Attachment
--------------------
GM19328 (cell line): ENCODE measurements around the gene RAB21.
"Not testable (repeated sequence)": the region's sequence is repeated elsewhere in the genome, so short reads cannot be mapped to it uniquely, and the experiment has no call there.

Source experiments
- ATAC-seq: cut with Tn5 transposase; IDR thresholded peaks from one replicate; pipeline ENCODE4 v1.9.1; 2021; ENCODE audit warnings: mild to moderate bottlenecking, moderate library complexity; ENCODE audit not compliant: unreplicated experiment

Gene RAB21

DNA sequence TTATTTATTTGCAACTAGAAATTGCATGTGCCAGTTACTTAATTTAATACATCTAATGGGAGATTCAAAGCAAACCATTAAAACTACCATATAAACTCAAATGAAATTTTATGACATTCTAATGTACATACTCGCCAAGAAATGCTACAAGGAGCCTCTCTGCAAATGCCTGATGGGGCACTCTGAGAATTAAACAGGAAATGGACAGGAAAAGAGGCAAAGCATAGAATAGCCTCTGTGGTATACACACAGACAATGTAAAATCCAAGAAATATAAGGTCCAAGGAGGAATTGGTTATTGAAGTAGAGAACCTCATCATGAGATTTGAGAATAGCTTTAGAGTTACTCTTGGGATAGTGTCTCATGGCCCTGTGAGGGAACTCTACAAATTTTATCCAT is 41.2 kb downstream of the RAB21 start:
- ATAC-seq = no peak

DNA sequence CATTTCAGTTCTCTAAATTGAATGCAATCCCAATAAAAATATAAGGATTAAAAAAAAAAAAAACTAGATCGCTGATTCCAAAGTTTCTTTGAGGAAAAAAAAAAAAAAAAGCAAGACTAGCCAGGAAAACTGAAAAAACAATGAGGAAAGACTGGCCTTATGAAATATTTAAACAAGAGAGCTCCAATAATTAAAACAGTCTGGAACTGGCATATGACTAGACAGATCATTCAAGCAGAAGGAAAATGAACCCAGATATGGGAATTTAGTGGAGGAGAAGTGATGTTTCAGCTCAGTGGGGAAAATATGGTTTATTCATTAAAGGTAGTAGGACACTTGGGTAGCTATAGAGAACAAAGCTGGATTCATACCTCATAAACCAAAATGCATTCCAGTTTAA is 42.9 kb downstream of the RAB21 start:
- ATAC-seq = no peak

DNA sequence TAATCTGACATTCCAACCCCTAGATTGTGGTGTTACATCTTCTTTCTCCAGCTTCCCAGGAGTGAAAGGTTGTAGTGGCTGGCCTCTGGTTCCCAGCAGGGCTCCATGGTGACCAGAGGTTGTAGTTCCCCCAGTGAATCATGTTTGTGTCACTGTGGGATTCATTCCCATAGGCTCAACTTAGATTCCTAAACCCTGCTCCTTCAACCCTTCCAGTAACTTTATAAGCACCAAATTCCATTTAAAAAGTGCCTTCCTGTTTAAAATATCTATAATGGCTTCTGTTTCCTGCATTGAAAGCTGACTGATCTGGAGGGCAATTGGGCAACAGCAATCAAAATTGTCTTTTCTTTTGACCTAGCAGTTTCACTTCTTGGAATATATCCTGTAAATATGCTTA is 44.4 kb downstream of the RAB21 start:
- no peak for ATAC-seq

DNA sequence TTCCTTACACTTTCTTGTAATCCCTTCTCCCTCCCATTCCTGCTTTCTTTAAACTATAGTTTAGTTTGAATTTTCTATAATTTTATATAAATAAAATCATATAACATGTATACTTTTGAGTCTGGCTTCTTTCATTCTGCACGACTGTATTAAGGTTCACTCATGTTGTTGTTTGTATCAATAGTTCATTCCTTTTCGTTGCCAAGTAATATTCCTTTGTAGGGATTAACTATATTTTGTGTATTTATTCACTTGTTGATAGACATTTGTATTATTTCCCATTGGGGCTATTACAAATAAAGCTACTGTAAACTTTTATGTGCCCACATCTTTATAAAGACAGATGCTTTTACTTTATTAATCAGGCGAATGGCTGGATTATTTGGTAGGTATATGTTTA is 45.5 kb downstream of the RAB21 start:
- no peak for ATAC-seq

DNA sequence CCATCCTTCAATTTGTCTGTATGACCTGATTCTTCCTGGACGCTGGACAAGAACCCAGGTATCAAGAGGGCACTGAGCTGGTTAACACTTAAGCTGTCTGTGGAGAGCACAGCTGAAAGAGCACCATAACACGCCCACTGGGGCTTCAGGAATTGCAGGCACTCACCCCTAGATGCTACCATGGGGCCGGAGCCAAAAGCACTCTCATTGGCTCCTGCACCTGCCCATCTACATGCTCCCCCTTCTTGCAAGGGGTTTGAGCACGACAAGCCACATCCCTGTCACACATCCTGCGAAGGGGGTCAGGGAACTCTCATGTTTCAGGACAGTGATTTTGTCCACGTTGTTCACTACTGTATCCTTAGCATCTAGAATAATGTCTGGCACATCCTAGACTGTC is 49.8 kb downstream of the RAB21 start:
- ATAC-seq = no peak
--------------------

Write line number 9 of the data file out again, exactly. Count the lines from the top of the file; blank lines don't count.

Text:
- ATAC-seq = no peak